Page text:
The story of Western music often gets told as the relentless pursuit of originality, a constant discarding of conventions and furious avoidance of someone else’s invention. But Shaw is less interested in perpetual revolution, maybe because she thought of herself mostly as a singer and violinist until she shocked herself by winning the Pulitzer Prize for music in 2013, when she was only 30. Since then, she’s come to appreciate the power of using what she’s done before as a springboard for each step forward.
“I think habits are interesting. At school they tell you to tear yourself away from your habits. But I like to notice them: Like, Oh, wow, I didn’t know I liked that, but I obviously do. That’s cool. I don’t see why you should avoid a pattern, as long you’re not lazy about it and you try to keep loving it and finding something new in it.”
That philosophy permeates Taxidermy, a piece she wrote for Sō, in which percussionists explore the interplay of rhythms softly tapped out on flowerpots, until one player announces: “The detail of the pattern is movement.” The other members of the group pick up the phrase (lifted from T.S. Eliot’s Four Quartets) until that “whimsical existentialist mantra,” as Shaw calls it, becomes part of the counterpoint.
She grew up in Greenville, North Carolina, playing Suzuki violin and listening to classical vocal music. Pop grazed her consciousness by way of her dad’s Beach Boys CDs and a bit of anthropological curiosity: “I would ask friends to make mixtapes for me. You know, music that other people listened to.” Even today, her influences are charmingly old-fashioned: Jerome Kern, Cole Porter, and 17th-century music, another repertoire in which surface subtleties give fizz to deceptively simple structures. She also plans her enthusiasms out ahead of time: bebop and late-20th-century jazz is on her docket at the moment. “I think I’m really going to love that stuff when I get to know it.”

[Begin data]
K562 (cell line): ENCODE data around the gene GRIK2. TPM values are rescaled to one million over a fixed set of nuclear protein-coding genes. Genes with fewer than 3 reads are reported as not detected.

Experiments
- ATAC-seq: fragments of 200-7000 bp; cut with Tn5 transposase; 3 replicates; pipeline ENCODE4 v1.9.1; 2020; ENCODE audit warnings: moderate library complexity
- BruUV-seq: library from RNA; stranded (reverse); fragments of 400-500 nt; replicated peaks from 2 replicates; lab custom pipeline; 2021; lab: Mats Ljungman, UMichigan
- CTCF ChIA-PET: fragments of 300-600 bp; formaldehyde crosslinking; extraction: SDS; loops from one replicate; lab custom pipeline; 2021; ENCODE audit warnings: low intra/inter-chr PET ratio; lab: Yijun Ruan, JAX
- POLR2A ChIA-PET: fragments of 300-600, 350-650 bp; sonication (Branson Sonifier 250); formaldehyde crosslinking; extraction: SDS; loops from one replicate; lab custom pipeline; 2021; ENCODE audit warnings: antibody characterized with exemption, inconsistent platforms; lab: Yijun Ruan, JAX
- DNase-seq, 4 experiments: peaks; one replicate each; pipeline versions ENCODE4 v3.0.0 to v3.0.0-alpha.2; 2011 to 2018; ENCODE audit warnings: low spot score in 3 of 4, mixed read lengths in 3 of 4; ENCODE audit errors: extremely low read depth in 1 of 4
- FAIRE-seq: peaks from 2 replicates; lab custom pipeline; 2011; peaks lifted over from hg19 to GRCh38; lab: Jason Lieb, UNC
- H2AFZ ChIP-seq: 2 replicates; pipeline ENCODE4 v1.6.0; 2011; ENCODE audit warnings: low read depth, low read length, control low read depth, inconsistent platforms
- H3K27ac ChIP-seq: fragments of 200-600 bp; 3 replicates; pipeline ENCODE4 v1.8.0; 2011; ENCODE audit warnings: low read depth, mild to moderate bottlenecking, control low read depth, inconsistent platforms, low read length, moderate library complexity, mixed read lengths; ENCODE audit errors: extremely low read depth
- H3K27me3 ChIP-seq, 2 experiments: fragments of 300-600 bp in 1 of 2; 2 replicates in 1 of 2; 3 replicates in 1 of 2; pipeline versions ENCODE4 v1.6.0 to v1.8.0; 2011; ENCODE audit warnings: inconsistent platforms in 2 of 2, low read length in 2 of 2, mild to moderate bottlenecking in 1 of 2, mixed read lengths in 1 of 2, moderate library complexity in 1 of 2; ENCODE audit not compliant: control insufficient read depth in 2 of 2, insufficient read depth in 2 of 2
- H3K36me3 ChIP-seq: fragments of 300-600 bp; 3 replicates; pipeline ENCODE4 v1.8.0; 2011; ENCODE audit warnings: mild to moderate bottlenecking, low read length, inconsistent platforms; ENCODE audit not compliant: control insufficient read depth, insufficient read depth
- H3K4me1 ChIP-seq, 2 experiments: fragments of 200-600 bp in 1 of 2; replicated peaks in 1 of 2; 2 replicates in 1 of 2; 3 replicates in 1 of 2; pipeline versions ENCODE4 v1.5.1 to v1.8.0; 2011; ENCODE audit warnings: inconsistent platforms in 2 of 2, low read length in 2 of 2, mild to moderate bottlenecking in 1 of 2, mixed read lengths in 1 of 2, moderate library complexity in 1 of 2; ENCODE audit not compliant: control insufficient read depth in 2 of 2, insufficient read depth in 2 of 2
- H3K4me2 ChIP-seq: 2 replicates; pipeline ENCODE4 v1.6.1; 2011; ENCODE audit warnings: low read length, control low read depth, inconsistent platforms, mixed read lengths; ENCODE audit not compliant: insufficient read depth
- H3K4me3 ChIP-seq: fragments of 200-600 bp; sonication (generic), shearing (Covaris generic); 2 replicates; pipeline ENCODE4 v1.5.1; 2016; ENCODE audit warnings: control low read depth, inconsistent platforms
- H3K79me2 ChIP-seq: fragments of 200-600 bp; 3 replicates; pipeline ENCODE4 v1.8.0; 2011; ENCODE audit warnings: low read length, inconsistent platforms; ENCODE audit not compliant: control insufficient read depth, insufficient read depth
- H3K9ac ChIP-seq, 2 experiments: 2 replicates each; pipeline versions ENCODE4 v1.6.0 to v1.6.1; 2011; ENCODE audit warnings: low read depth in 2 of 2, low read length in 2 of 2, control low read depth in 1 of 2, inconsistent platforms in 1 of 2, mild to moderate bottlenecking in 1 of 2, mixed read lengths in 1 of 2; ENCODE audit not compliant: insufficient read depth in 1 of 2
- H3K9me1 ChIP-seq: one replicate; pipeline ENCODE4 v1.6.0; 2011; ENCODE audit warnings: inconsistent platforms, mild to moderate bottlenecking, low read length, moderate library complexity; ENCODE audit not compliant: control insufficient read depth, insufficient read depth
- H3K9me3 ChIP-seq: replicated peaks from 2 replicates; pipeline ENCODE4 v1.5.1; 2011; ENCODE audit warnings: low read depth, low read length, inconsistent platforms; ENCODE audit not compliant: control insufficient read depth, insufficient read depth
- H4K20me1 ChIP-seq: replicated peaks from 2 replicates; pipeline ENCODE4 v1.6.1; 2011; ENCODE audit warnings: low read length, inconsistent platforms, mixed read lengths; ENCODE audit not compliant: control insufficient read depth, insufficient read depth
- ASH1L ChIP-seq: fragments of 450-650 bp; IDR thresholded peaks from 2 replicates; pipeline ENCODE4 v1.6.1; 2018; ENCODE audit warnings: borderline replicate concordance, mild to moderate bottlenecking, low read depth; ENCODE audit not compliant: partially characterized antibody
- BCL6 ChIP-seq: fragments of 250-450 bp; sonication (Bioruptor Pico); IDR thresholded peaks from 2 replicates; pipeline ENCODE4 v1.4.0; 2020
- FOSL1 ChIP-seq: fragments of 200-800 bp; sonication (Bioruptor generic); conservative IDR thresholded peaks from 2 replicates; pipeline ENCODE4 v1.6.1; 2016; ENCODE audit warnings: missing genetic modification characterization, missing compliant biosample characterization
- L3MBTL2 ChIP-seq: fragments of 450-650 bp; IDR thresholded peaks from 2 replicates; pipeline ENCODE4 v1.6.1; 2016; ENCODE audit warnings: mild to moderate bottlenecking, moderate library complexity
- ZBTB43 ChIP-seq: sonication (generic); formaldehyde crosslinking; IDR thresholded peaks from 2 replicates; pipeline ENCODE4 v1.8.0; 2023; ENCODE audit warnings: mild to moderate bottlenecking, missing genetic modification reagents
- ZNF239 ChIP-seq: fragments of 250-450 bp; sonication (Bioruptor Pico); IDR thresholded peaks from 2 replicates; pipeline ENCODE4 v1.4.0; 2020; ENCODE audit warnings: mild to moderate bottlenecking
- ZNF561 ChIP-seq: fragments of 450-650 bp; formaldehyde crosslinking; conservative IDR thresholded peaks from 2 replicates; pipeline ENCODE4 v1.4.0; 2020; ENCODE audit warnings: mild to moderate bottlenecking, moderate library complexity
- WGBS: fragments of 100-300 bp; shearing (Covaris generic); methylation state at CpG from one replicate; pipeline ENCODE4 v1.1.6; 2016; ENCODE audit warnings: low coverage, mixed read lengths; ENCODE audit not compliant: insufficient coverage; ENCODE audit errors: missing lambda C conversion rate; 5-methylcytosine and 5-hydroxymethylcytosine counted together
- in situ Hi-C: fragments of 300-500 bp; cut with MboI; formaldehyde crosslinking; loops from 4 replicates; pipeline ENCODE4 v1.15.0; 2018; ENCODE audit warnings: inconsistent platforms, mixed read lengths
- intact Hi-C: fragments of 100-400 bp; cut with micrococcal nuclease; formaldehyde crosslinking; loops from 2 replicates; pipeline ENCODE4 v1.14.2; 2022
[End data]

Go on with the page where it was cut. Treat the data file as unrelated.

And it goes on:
In adolescence, she attended a music camp in Vermont, and found herself hooked on string quartets, a drug that’s stayed in her system ever since. She doesn’t play in one anymore; “I’m grateful that my life doesn’t depend on a marriage with three other people,” she says. But as a composer she returns to the genre again and again, drawn by the interplay of subtlety, concord, and friction, like banter among old friends. She is energized by the task of writing not for abstracted instruments but for specific musicians she knows and likes. That collegial intimacy with performers is an excellent way to start a career — and, it turns out, a difficult way of sustaining one, especially when dream commissions start flowing your way.
“I wrote an orchestra piece” — The Observatory — “that the Los Angeles Philharmonic played at the Hollywood Bowl last summer. I loved it. I know Janet the usher liked it. But I didn’t talk to the musicians at all. It was exciting, but not an experience to aspire to. Not like the Lincoln Center concert with the Attacca Quartet. I know them so well, and we made something together that was growing and living.”
Still, for a composer whose musical upbringing was relatively narrow, she’s comfortable in an impressive range of collaborative situations. In 2015, she collaborated with Kanye West on a reworked version of his song “Say You Will,” enfolding his voice in a plush blanket of choral vocalizing. The partnership continued, fitfully, through a memorable session in Jackson, Wyoming, in May 2018.